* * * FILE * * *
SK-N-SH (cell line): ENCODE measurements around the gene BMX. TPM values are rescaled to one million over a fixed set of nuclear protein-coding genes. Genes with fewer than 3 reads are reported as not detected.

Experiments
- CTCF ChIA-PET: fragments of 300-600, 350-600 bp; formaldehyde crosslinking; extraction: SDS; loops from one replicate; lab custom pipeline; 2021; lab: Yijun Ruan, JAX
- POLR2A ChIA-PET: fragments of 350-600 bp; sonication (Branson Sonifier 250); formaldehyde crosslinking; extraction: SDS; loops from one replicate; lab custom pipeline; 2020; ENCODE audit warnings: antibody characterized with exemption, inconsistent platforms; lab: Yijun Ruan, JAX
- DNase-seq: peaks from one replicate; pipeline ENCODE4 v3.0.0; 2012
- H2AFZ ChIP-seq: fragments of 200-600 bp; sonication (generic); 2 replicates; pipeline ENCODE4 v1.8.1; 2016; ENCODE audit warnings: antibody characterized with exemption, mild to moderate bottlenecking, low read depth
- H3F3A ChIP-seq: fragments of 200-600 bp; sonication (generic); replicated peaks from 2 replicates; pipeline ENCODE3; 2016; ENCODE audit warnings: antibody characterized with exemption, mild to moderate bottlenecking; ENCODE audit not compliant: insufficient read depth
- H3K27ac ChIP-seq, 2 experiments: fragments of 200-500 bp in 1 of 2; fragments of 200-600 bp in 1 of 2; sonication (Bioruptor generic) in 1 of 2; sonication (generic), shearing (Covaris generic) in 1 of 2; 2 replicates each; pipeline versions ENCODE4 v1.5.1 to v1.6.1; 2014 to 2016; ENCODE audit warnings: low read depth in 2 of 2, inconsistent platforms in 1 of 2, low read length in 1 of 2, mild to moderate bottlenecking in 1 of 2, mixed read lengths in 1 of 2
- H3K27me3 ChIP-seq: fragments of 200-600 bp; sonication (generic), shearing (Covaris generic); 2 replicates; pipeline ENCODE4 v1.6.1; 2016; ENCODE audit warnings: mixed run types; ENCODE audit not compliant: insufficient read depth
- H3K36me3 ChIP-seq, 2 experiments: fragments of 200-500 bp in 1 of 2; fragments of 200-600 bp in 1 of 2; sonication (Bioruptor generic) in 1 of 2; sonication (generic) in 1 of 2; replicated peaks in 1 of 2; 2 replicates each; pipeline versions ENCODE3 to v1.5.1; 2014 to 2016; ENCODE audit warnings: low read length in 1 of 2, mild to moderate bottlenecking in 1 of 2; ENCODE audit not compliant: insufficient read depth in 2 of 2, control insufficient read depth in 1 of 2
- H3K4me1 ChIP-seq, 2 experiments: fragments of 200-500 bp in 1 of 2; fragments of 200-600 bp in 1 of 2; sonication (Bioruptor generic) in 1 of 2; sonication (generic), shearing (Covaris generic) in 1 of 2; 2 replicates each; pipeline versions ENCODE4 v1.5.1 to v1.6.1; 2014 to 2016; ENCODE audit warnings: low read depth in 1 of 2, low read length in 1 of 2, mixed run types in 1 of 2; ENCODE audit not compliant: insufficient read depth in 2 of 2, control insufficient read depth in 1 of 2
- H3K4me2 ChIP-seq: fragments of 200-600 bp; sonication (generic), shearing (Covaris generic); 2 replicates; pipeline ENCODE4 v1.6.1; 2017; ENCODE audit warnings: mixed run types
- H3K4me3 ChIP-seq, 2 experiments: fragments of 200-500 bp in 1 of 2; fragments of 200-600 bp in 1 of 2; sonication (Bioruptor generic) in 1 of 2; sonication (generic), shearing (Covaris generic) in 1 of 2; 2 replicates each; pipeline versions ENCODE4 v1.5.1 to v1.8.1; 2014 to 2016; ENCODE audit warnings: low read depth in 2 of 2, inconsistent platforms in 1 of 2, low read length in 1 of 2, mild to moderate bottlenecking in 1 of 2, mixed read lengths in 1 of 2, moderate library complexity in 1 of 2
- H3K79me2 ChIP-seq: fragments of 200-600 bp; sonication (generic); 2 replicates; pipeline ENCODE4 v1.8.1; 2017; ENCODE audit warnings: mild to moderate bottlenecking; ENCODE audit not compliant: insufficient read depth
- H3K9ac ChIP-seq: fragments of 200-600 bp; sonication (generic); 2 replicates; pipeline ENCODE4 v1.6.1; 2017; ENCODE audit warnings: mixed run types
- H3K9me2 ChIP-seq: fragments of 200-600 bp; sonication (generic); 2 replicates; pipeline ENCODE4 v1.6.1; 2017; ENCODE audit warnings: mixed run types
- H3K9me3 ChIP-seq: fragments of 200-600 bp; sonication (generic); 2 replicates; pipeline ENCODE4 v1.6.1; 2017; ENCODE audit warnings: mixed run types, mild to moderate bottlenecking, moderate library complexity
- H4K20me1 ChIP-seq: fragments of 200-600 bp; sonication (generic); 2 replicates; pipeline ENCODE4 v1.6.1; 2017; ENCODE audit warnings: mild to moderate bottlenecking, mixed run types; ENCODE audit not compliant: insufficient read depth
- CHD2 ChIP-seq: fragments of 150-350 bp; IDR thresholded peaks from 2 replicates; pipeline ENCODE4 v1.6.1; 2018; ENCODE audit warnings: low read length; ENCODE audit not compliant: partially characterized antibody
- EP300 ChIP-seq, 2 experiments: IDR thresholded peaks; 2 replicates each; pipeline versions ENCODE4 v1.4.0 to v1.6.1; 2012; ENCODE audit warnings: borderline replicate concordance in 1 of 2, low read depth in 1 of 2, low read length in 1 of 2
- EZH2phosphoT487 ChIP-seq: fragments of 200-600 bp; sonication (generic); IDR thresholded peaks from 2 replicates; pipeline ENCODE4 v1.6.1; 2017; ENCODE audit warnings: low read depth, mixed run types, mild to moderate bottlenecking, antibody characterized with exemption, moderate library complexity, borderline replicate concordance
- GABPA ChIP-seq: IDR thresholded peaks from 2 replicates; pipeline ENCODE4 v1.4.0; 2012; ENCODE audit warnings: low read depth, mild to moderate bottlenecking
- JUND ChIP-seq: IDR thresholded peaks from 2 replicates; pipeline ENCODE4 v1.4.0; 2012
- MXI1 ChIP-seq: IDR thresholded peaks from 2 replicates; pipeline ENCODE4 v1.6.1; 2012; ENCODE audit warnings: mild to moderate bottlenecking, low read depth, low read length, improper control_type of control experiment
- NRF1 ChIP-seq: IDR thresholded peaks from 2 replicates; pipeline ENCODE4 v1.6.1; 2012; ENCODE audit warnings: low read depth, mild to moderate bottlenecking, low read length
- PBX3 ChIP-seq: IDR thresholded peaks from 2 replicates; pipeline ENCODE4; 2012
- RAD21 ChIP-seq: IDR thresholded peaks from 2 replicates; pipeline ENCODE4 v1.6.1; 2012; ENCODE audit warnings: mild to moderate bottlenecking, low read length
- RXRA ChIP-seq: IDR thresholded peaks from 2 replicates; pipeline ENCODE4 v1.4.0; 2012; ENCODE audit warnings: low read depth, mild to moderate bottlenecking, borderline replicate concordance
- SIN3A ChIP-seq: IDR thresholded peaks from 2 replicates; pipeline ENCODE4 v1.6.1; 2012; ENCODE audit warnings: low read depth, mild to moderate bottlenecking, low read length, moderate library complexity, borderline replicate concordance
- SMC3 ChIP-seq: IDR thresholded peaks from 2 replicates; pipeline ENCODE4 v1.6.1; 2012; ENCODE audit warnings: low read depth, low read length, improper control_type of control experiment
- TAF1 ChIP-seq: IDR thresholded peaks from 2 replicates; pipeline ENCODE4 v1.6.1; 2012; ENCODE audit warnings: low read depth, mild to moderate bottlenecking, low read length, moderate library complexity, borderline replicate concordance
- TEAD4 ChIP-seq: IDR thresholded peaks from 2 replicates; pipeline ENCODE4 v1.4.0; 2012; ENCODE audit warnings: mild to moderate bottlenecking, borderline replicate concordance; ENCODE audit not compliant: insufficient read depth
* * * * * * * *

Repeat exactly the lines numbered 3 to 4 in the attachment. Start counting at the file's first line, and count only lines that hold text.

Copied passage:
- CTCF ChIA-PET: fragments of 300-600, 350-600 bp; formaldehyde crosslinking; extraction: SDS; loops from one replicate; lab custom pipeline; 2021; lab: Yijun Ruan, JAX
- POLR2A ChIA-PET: fragments of 350-600 bp; sonication (Branson Sonifier 250); formaldehyde crosslinking; extraction: SDS; loops from one replicate; lab custom pipeline; 2020; ENCODE audit warnings: antibody characterized with exemption, inconsistent platforms; lab: Yijun Ruan, JAX